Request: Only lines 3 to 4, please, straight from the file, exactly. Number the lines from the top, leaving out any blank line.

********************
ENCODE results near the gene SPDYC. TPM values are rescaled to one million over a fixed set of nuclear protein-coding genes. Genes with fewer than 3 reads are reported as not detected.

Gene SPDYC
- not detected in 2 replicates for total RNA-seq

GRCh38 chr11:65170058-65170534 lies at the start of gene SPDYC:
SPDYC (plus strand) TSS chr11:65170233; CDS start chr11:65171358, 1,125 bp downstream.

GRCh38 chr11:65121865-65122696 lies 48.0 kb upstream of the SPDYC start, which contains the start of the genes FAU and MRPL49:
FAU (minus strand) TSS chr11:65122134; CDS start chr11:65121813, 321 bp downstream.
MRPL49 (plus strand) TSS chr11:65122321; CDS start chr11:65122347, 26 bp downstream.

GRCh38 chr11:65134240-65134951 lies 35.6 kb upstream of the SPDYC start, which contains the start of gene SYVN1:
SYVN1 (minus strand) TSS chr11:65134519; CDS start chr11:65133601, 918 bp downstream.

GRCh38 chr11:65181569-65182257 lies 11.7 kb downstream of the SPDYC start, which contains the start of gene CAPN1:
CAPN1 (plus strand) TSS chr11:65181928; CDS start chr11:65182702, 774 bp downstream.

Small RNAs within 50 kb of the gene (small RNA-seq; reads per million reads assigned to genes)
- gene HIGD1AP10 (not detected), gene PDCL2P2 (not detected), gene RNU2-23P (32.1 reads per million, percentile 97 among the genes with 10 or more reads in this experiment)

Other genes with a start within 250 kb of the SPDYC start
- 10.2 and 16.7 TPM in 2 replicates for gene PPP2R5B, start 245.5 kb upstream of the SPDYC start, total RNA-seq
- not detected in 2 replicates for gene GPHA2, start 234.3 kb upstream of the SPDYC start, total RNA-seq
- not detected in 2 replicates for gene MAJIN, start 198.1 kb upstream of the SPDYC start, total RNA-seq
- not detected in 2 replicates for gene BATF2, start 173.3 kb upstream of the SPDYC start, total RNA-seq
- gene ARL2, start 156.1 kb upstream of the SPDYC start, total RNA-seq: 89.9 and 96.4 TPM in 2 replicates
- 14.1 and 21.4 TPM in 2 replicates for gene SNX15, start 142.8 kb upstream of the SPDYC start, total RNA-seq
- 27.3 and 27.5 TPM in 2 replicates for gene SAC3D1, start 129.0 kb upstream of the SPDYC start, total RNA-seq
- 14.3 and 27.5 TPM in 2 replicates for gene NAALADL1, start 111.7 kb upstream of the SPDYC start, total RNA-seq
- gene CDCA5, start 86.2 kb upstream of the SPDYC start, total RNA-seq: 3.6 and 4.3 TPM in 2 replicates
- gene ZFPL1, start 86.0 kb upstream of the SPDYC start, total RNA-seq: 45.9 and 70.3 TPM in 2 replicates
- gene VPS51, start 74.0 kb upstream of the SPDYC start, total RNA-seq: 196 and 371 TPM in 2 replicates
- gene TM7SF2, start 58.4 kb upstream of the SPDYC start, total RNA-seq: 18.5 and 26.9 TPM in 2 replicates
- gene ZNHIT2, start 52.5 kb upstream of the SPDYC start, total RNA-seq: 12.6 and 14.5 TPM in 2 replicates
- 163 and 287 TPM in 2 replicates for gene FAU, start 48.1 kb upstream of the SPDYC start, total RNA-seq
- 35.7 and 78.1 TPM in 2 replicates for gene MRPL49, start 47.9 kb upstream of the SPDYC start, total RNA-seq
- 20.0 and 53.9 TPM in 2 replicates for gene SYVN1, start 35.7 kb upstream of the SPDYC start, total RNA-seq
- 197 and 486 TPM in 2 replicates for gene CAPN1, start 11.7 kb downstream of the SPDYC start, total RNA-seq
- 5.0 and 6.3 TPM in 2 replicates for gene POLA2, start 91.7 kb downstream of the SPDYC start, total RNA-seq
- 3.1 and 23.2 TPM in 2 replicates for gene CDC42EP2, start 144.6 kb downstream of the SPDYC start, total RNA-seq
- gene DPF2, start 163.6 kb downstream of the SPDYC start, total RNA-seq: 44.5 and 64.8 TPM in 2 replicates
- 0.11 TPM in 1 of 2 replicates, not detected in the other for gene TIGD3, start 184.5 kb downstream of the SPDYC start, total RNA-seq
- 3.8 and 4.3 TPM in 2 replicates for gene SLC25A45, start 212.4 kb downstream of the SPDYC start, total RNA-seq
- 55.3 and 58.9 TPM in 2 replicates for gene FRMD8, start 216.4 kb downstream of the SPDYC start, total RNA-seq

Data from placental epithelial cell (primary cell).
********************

- not detected in 2 replicates for total RNA-seq

GRCh38 chr11:65170058-65170534 lies at the start of gene SPDYC: